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Vertical section through a human retina (from J. Dowling.  The Retina, Harvard University Press, Cambridge, MA. 1987).
Photoreceptor cells are located in the back of the eye, adjacent to the pigment epithelium; light reaches them after it crosses the other neuronal layers of the retina.

Salamander rod and cone
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Brightfield images of living rod and cone photoreceptors isolated from a salamander retina.  Phototransduction takes place in the outer segment, while the ellipsoid is densely packed with mitochondria.  Rods are responsible for dim light vision, cones for bright light vision.

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Phototransduction and Visual Cycle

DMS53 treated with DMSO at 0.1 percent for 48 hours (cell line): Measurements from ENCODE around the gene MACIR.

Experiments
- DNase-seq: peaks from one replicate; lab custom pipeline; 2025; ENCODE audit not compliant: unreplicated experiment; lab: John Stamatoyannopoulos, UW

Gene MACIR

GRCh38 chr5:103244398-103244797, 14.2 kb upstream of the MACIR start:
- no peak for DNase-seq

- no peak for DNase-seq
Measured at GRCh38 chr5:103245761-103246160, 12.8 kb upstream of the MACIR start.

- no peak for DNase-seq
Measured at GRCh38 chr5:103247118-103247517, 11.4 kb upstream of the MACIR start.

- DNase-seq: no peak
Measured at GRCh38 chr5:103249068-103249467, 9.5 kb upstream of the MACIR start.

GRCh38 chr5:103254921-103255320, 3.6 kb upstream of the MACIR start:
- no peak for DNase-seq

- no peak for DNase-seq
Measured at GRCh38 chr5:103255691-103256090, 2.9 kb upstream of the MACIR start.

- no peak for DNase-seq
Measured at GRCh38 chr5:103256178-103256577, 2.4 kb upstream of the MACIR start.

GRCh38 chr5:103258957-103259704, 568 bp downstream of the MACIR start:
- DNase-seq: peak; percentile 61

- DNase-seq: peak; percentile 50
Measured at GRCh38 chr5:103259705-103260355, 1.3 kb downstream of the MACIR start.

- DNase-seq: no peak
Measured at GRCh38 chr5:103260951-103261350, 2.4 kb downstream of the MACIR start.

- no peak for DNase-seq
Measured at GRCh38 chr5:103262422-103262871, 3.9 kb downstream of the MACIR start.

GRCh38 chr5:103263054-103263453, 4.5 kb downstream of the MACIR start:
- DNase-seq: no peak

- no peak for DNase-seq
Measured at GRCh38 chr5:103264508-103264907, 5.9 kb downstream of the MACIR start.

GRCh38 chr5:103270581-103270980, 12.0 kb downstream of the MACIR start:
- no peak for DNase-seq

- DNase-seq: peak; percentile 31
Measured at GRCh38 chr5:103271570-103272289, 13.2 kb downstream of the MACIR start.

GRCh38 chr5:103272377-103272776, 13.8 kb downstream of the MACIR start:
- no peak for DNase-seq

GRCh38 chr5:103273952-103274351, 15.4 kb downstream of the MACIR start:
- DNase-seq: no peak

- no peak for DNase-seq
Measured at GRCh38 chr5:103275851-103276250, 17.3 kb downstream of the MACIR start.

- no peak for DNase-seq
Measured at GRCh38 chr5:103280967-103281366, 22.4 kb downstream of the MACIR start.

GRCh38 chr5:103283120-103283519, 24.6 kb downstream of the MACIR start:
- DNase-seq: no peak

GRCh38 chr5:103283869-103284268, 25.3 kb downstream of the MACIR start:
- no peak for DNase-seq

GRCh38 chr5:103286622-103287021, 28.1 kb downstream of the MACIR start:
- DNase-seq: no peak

Photoreceptor light excitation

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Phototransduction.  Phototransduction takes place in the outer segments of the rod and cone photoreceptor cells, beginning with the absorption of incident light by visual pigment molecules.  In the absence of light, Na+ (and Ca2+) ions enter the photoreceptor outer segment, so that the cell is partially depolarized and maintains a high release of neurotransmitter from the synaptic terminal.  Light absorption begins a series of reactions that stop the Na+ influx, resulting in hyperpolarization and a reduction in transmitter release.